Sign up for our daily briefing

Make your busy days simpler with Axios AM/PM. Catch up on what's new and why it matters in just 5 minutes.

Please enter a valid email.

Please enter a valid email.

Subscription failed
Thank you for subscribing!

Stay on top of the latest market trends

Subscribe to Axios Markets for the latest market trends and economic insights. Sign up for free.

Please enter a valid email.

Please enter a valid email.

Subscription failed
Thank you for subscribing!

Sports news worthy of your time

Binge on the stats and stories that drive the sports world with Axios Sports. Sign up for free.

Please enter a valid email.

Please enter a valid email.

Subscription failed
Thank you for subscribing!

Tech news worthy of your time

Get our smart take on technology from the Valley and D.C. with Axios Login. Sign up for free.

Please enter a valid email.

Please enter a valid email.

Subscription failed
Thank you for subscribing!

Get the inside stories

Get an insider's guide to the new White House with Axios Sneak Peek. Sign up for free.

Please enter a valid email.

Please enter a valid email.

Subscription failed
Thank you for subscribing!

Catch up on coronavirus stories and special reports, curated by Mike Allen everyday

Catch up on coronavirus stories and special reports, curated by Mike Allen everyday

Please enter a valid email.

Please enter a valid email.

Subscription failed
Thank you for subscribing!

Want a daily digest of the top Denver news?

Get a daily digest of the most important stories affecting your hometown with Axios Denver

Please enter a valid email.

Please enter a valid email.

Subscription failed
Thank you for subscribing!

Want a daily digest of the top Des Moines news?

Get a daily digest of the most important stories affecting your hometown with Axios Des Moines

Please enter a valid email.

Please enter a valid email.

Subscription failed
Thank you for subscribing!

Want a daily digest of the top Twin Cities news?

Get a daily digest of the most important stories affecting your hometown with Axios Twin Cities

Please enter a valid email.

Please enter a valid email.

Subscription failed
Thank you for subscribing!

Want a daily digest of the top Tampa Bay news?

Get a daily digest of the most important stories affecting your hometown with Axios Tampa Bay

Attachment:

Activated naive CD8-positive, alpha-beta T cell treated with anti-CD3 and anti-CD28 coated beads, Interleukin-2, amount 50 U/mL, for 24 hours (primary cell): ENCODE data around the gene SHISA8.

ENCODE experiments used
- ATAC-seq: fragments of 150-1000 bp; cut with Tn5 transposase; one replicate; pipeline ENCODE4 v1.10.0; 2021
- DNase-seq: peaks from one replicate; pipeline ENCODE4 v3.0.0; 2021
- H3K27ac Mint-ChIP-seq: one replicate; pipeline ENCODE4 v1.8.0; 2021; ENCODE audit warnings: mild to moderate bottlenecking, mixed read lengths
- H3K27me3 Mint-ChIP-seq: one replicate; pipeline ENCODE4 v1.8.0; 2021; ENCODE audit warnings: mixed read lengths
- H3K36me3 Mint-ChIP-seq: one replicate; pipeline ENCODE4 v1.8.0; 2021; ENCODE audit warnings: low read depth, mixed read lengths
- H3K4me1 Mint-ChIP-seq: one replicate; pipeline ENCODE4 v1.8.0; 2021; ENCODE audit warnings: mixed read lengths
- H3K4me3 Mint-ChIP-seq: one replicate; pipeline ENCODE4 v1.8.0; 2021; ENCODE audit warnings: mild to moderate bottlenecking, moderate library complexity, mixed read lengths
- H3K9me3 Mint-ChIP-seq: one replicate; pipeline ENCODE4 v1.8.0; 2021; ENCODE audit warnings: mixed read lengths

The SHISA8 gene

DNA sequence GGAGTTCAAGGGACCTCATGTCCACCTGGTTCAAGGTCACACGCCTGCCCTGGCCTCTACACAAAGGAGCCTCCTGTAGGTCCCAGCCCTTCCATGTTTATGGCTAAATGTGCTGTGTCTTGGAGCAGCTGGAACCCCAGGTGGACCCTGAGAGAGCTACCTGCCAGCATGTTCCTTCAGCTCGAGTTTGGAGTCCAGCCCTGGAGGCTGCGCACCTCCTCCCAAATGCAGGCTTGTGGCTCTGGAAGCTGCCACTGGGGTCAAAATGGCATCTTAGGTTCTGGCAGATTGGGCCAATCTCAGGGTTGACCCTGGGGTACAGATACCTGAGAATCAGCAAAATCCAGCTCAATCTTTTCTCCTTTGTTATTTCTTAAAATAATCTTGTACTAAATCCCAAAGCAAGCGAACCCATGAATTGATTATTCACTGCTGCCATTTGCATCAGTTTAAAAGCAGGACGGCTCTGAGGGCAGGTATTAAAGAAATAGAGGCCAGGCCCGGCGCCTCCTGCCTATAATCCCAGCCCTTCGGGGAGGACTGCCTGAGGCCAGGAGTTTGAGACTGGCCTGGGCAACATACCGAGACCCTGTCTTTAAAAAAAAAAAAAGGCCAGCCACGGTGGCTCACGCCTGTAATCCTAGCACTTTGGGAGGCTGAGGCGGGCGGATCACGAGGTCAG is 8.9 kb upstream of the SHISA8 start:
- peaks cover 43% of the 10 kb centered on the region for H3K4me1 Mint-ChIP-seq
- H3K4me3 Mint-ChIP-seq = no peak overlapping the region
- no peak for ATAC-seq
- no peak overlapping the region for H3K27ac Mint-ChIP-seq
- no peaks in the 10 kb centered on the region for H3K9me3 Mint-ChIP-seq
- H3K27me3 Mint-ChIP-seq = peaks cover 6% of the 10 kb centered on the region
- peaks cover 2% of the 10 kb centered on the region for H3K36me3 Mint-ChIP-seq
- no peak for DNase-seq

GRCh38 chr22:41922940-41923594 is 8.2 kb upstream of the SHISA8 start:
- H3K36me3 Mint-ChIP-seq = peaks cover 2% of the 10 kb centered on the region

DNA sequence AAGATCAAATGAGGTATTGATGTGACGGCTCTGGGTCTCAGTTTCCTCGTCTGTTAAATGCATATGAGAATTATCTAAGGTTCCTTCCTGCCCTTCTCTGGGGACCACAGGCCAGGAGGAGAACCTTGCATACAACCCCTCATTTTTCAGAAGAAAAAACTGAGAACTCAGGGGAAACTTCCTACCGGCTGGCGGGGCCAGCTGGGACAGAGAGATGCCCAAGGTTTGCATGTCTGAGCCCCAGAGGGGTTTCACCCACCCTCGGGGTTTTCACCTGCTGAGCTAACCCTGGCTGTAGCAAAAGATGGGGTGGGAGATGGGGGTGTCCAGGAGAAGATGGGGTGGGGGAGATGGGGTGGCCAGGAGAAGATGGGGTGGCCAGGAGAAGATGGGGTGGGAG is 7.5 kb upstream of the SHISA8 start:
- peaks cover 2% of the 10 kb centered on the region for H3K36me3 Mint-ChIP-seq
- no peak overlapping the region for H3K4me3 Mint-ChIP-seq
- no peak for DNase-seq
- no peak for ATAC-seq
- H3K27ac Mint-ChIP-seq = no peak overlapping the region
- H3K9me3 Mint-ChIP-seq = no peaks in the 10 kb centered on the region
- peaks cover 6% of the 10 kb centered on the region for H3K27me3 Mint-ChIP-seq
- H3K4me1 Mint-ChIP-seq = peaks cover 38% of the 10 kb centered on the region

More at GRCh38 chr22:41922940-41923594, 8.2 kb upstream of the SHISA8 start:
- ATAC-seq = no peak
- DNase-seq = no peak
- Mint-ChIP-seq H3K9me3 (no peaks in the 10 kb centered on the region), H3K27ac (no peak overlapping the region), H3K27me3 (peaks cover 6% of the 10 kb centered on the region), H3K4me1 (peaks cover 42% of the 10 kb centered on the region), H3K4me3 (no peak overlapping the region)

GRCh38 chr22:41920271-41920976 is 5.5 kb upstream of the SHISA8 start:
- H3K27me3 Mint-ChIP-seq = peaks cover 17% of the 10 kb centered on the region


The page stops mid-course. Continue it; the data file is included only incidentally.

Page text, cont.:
Please enter a valid email.

Please enter a valid email.

Subscription failed
Thank you for subscribing!

Want a daily digest of the top Charlotte news?

Get a daily digest of the most important stories affecting your hometown with Axios Charlotte

Please enter a valid email.

Please enter a valid email.

Subscription failed
Thank you for subscribing!

Please enter a valid email.

Please enter a valid email.

Subscription failed
Thank you for subscribing!

Illustration: Sarah Grillo/Axios

LAS VEGAS — At this week's Black Hat cybersecurity conference, panels about hacking automobiles and airplane WiFi are being interspersed with a new focus: mental health.

Why it matters: Issues like anxiety and depression aren't new in the cybersecurity field, and stress is rampant: pros work long hours under enormous pressure to protect critical networks from ever-increasing threats. Black Hat's new focus on the people, not just the technology, may instigate broader industry changes.

The big picture: The leading cybersecurity conference has long had conference tracks like cryptography, forensics and incident response. This will mark the first year the "community" track joins that roster to provide a place to talk about less technical, more human issues.

  • Black Hat has a large industry presence, and shining a light on topics that tend to be discussed outside the corporate eye — things like suicide, stress load, mental illness and trauma — may force major employers in the field to think about those issues, too.
  • "Good conferences are a reflection of the community," said Black Hat General Manager Steve Wylie. "We have a responsibility to the community."